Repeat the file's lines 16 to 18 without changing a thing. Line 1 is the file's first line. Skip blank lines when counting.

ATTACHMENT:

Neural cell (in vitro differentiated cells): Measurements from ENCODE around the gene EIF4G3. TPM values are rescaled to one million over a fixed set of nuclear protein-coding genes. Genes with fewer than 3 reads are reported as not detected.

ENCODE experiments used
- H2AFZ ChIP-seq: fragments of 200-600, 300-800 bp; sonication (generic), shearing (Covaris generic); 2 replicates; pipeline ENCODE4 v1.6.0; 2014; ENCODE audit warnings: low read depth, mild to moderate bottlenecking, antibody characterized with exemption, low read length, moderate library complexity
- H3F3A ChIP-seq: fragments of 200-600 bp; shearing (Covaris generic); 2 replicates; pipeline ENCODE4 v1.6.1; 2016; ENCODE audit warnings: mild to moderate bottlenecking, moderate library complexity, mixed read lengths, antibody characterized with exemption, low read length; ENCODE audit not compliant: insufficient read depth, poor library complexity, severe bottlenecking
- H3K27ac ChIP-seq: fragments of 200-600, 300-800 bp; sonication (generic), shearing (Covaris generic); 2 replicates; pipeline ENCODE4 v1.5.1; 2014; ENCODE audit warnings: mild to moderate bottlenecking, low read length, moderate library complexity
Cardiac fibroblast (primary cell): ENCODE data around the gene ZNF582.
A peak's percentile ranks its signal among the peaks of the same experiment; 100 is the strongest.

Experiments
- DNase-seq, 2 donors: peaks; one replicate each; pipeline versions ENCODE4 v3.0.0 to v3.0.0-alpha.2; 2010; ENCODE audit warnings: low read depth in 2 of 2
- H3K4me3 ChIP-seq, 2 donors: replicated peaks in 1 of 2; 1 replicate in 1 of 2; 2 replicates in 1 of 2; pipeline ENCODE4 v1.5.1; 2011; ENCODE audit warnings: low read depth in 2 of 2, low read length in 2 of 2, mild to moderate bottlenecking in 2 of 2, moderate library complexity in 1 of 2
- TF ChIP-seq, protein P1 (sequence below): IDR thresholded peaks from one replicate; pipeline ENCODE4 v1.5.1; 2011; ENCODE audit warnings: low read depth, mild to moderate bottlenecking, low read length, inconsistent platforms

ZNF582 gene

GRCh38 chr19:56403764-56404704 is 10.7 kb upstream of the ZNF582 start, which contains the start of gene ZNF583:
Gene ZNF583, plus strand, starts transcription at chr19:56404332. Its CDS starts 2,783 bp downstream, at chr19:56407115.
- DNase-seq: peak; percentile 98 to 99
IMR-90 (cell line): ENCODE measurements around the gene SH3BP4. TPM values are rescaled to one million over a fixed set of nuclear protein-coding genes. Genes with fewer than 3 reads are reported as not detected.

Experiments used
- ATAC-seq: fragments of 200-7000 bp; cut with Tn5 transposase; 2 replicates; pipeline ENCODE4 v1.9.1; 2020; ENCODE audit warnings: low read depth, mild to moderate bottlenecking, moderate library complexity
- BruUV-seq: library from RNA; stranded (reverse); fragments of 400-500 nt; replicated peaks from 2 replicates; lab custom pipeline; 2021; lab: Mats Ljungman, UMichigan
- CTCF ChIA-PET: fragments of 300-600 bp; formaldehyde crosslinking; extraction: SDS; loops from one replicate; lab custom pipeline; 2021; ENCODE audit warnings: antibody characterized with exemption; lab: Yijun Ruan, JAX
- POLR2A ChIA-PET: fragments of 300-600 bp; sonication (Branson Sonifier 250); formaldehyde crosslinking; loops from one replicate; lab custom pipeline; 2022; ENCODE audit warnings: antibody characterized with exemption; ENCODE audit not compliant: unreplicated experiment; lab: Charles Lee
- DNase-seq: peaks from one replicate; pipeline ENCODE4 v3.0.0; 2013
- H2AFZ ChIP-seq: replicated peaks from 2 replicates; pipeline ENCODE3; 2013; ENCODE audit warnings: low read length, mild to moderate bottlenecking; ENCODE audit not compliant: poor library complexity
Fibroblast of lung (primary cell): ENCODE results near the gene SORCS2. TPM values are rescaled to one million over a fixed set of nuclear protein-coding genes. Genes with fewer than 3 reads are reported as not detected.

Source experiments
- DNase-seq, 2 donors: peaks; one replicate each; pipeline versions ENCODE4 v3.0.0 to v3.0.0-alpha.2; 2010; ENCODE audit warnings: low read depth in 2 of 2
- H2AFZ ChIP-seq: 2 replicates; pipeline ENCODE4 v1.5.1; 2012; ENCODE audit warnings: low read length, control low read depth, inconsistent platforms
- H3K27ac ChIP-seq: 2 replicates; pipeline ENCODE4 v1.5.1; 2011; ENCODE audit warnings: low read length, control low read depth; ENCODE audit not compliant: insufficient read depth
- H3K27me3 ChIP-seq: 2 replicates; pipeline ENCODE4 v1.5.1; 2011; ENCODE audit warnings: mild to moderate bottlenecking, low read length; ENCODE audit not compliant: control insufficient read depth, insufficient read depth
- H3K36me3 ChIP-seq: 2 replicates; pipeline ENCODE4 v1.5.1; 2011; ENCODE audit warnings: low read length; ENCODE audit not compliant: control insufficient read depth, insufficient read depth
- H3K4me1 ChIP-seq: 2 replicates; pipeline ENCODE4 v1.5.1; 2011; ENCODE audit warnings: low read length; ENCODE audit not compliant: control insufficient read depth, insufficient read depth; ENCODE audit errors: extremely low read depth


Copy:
IMR-90 (cell line): ENCODE measurements around the gene SH3BP4. TPM values are rescaled to one million over a fixed set of nuclear protein-coding genes. Genes with fewer than 3 reads are reported as not detected.

Experiments used
- ATAC-seq: fragments of 200-7000 bp; cut with Tn5 transposase; 2 replicates; pipeline ENCODE4 v1.9.1; 2020; ENCODE audit warnings: low read depth, mild to moderate bottlenecking, moderate library complexity